Acquired Mitochondrial DNA Mutations in the Brain

Summary

Principal Investigator: David K Simon
Abstract: Mitochondrial complex I (CI) activity appears to play a key role in the pathogenesis of Parkinson?s disease (PD). Cl activity is impaired in the substantia nigra (SN) in PD, and Cl inhibitors induce parkinsonism when systemically administered in animals. Indirect evidence suggests a role for mitochondrial DNA (mtDNA) mutations. However, detection of these mutations may not be possible by standard screening techniques, particularly if they are present at low mutational burdens. We hypothesize that numerous acquired mutations, each individually present at a low mutational burden, could reach a sufficient aggregate burden to cause mitochondrial dysfunction. Such mutations are hypothesized to result from oxidative damage to mtDNA. Brain levels of 8-hydroxy-2?deoxyguanosine (OH8dG), a marker of oxidative DNA damage associated with point mutations, are 16-fold higher in mtDNA than in nuclear DNA, increase with aging, and increase further in PD. We have developed a protocol for detecting mtDNA mutations present at extremely low mutational burdens. We propose to determine the frequency of oxidative stress-induced mtDNA mutations in frontal cortex and substantia nigra in controls and in PD. Using Laser Capture Microdissection (Arcturus), we will examine the specific subpopulation of neurons susceptible in PD. Single-cell PCR will allow us to address the question of accumulation of individual acquired mutations within single neurons. We also propose to establish an in vitro system for analyzing the induction of oxidative stress-induced mutations in dividing and in post-mitotic cells by exposure to hydrogen peroxide or to agents that inhibit mtDNA repair. Collaborations have been established which will make the proposed studies possible. These studies will lay the foundation for future studies addressing the role of acquired mtDNA mutations in aging and in neurodegenerative diseases.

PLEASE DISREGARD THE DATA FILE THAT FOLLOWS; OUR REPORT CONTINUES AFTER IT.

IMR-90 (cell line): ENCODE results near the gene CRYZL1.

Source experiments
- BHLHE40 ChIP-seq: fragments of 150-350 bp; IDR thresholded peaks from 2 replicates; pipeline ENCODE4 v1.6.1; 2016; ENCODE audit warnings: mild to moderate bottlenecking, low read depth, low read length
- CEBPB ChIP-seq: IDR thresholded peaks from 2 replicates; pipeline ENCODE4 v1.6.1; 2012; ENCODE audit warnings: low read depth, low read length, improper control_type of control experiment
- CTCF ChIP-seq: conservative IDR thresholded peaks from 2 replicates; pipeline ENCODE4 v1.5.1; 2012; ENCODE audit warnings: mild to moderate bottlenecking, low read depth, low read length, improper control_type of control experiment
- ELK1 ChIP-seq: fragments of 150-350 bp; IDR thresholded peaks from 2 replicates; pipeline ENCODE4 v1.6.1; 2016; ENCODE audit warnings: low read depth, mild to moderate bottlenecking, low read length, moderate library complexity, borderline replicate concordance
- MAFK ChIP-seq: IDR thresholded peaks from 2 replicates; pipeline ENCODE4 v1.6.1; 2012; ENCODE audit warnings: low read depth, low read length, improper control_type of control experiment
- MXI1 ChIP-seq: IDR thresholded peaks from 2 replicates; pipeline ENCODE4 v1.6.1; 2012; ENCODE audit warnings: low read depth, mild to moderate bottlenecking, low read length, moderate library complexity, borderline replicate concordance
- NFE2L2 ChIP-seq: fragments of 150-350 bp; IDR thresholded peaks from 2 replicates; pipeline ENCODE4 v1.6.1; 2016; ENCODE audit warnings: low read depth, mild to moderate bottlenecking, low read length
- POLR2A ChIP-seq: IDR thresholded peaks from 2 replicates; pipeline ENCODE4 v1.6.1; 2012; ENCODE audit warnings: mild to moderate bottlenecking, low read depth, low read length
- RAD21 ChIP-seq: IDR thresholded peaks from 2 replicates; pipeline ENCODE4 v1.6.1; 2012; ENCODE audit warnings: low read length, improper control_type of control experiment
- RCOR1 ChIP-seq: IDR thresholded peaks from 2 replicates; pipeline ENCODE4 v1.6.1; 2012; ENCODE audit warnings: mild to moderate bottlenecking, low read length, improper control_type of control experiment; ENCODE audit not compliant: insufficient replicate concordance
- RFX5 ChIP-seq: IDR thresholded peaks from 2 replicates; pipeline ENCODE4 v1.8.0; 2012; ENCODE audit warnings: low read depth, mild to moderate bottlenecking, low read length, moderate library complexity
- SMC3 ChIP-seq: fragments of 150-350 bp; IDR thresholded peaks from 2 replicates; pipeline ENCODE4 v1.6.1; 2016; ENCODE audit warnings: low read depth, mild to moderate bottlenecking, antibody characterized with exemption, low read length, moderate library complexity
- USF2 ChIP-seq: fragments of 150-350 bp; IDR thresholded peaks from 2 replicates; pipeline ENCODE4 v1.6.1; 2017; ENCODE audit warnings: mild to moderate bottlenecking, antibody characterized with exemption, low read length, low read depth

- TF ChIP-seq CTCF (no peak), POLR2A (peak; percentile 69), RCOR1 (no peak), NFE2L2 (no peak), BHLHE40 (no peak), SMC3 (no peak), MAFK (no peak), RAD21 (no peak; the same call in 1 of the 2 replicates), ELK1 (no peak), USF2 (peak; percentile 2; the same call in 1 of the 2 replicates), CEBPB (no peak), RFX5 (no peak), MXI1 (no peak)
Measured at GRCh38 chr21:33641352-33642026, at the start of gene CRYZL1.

Funding Period: 2002-08-01 - 2007-05-31
more information: NIH RePORT

Top Publications

  1. pmc Somatic mitochondrial DNA mutations in early Parkinson and incidental Lewy body disease
    Michael T Lin
    Department of Neurology and Neuroscience, Weill Cornell Medical College, New York, NY, USA
    Ann Neurol 71:850-4. 2012
  2. ncbi Mitochondrial complex I gene variant associated with early age at onset in spinocerebellar ataxia type 2
    David K Simon
    Department of Neurology, Beth Israel Deaconess Medical Center, 77 Avenue Louis Pasteur, Room HIM 847, Boston, MA 02115, USA
    Arch Neurol 64:1042-4. 2007

Scientific Experts

  • David K Simon
  • Michael T Lin
  • Rebecca A Betensky
  • Ippolita Cantuti-Castelvetri
  • Katie E Jackson
  • M Flint Beal
  • Yong B Tan
  • Kangni Zheng
  • Andrew J Lees
  • Thomas Arzberger

Detail Information

Publications2

  1. pmc Somatic mitochondrial DNA mutations in early Parkinson and incidental Lewy body disease
    Michael T Lin
    Department of Neurology and Neuroscience, Weill Cornell Medical College, New York, NY, USA
    Ann Neurol 71:850-4. 2012
    ..We show for the first time that mtDNA mutation levels in substantia nigra neurons are significantly elevated in this group of early PD and ILBD cases...
  2. ncbi Mitochondrial complex I gene variant associated with early age at onset in spinocerebellar ataxia type 2
    David K Simon
    Department of Neurology, Beth Israel Deaconess Medical Center, 77 Avenue Louis Pasteur, Room HIM 847, Boston, MA 02115, USA
    Arch Neurol 64:1042-4. 2007
    ..We hypothesized that this variant might have a protective effect on the central nervous system and therefore might delay the onset of symptoms in spinocerebellar ataxia type 2 (SCA2)...